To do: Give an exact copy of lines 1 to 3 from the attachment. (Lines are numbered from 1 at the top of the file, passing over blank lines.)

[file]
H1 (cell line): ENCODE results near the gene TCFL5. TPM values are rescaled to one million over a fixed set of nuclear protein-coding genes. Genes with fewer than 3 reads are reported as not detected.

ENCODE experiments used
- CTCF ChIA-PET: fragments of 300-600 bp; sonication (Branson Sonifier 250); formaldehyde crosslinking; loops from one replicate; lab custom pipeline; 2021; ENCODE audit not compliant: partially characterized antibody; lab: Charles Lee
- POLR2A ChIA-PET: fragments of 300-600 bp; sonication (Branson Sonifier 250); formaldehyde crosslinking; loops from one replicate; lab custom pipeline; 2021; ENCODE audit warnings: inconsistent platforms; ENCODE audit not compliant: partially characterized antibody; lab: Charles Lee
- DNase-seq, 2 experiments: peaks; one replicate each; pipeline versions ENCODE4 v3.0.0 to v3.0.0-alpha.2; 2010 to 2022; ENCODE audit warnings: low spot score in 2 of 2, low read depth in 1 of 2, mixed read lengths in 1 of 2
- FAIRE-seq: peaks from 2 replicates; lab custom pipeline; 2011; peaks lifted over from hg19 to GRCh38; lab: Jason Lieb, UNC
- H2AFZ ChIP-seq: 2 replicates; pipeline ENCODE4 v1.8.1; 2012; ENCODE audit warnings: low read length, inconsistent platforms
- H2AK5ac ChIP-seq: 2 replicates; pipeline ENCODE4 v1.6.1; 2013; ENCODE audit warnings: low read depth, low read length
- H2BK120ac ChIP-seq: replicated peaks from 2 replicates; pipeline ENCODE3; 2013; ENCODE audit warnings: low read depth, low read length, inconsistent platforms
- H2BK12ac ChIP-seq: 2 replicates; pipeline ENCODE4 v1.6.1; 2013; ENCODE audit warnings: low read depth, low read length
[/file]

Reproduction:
H1 (cell line): ENCODE results near the gene TCFL5. TPM values are rescaled to one million over a fixed set of nuclear protein-coding genes. Genes with fewer than 3 reads are reported as not detected.

ENCODE experiments used
- CTCF ChIA-PET: fragments of 300-600 bp; sonication (Branson Sonifier 250); formaldehyde crosslinking; loops from one replicate; lab custom pipeline; 2021; ENCODE audit not compliant: partially characterized antibody; lab: Charles Lee